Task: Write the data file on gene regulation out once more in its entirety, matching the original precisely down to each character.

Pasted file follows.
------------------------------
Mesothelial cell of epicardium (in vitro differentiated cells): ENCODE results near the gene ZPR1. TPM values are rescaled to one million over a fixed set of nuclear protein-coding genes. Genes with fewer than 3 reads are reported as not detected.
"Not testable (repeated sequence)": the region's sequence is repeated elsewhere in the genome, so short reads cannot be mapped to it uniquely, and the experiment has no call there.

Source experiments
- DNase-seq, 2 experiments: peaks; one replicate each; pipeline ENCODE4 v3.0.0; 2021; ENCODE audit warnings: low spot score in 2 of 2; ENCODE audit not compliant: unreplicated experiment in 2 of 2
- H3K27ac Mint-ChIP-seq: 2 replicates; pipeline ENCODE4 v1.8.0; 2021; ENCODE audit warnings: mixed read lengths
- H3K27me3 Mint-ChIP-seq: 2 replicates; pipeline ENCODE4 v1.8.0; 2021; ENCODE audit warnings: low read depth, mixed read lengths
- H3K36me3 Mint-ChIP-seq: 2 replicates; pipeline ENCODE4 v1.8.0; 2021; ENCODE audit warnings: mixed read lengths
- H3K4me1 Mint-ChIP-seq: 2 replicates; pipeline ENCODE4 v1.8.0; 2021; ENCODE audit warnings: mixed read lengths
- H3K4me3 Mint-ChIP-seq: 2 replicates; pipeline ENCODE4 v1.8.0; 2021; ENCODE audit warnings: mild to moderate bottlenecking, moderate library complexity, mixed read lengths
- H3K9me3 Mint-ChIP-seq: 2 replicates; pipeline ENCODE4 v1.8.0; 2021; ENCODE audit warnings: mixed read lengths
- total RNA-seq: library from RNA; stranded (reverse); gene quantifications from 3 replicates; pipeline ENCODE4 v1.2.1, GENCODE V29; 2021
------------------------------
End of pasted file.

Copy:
Mesothelial cell of epicardium (in vitro differentiated cells): ENCODE results near the gene ZPR1. TPM values are rescaled to one million over a fixed set of nuclear protein-coding genes. Genes with fewer than 3 reads are reported as not detected.
"Not testable (repeated sequence)": the region's sequence is repeated elsewhere in the genome, so short reads cannot be mapped to it uniquely, and the experiment has no call there.

Source experiments
- DNase-seq, 2 experiments: peaks; one replicate each; pipeline ENCODE4 v3.0.0; 2021; ENCODE audit warnings: low spot score in 2 of 2; ENCODE audit not compliant: unreplicated experiment in 2 of 2
- H3K27ac Mint-ChIP-seq: 2 replicates; pipeline ENCODE4 v1.8.0; 2021; ENCODE audit warnings: mixed read lengths
- H3K27me3 Mint-ChIP-seq: 2 replicates; pipeline ENCODE4 v1.8.0; 2021; ENCODE audit warnings: low read depth, mixed read lengths
- H3K36me3 Mint-ChIP-seq: 2 replicates; pipeline ENCODE4 v1.8.0; 2021; ENCODE audit warnings: mixed read lengths
- H3K4me1 Mint-ChIP-seq: 2 replicates; pipeline ENCODE4 v1.8.0; 2021; ENCODE audit warnings: mixed read lengths
- H3K4me3 Mint-ChIP-seq: 2 replicates; pipeline ENCODE4 v1.8.0; 2021; ENCODE audit warnings: mild to moderate bottlenecking, moderate library complexity, mixed read lengths
- H3K9me3 Mint-ChIP-seq: 2 replicates; pipeline ENCODE4 v1.8.0; 2021; ENCODE audit warnings: mixed read lengths
- total RNA-seq: library from RNA; stranded (reverse); gene quantifications from 3 replicates; pipeline ENCODE4 v1.2.1, GENCODE V29; 2021